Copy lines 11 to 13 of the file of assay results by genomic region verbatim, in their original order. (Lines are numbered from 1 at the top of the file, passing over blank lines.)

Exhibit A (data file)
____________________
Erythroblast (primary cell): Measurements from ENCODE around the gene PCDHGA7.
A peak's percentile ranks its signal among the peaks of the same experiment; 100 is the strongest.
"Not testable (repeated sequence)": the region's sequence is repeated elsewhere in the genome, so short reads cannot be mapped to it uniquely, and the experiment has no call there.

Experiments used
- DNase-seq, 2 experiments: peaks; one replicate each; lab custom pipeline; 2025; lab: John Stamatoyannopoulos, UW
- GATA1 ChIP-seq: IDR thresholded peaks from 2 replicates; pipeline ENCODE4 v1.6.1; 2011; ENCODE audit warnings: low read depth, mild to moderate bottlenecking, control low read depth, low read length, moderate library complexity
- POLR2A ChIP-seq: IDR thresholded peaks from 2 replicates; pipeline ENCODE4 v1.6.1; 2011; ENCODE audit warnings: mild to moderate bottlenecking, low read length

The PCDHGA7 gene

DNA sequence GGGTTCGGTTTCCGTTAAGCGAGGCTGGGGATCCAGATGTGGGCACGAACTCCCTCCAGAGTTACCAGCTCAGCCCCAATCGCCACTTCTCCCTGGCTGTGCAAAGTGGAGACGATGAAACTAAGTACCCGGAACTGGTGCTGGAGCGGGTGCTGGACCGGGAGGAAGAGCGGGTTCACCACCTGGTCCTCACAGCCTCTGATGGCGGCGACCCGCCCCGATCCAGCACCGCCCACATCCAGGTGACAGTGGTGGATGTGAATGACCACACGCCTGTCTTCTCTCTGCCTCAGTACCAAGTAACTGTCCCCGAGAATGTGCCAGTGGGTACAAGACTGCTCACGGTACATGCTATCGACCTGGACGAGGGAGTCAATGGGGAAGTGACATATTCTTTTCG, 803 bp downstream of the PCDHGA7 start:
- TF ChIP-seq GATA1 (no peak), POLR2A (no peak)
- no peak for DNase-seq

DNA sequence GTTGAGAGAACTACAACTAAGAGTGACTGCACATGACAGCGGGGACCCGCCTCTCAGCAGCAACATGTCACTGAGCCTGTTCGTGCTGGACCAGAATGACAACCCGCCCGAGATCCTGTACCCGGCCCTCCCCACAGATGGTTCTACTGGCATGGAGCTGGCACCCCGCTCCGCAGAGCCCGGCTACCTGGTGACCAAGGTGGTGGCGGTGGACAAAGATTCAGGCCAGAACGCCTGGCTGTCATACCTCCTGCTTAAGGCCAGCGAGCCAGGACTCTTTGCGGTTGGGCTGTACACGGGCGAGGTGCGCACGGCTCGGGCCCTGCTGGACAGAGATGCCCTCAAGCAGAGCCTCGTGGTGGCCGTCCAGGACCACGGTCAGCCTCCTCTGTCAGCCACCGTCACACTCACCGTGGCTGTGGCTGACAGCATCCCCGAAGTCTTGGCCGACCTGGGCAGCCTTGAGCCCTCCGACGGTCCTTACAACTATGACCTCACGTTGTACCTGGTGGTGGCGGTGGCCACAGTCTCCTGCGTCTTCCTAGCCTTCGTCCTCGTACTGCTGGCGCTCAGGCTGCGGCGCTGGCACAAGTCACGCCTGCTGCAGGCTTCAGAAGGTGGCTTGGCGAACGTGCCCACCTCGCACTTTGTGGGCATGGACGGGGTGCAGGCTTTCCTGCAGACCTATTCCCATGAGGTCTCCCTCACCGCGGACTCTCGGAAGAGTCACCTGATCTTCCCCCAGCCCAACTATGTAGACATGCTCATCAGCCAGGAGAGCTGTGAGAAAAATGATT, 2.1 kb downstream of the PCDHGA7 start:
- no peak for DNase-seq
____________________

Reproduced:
- no peak for DNase-seq

DNA sequence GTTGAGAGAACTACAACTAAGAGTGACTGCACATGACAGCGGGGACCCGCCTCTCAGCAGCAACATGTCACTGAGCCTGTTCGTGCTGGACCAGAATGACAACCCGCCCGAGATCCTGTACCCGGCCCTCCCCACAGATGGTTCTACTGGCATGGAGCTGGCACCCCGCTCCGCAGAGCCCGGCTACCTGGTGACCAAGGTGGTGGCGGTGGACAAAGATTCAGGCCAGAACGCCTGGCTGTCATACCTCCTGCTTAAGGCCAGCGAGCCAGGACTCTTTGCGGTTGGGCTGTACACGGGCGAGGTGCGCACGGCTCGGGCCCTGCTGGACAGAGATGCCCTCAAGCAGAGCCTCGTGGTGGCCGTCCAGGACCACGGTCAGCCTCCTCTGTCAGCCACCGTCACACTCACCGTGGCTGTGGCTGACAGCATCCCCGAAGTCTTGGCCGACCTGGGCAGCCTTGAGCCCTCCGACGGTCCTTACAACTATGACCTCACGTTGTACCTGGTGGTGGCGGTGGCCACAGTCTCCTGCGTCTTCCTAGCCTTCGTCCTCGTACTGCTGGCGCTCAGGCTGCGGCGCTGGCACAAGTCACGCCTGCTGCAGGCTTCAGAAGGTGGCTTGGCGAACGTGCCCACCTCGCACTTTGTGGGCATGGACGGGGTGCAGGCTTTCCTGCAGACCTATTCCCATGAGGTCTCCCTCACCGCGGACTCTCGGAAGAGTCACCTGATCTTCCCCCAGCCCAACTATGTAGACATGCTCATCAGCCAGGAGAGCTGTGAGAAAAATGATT, 2.1 kb downstream of the PCDHGA7 start:
- no peak for DNase-seq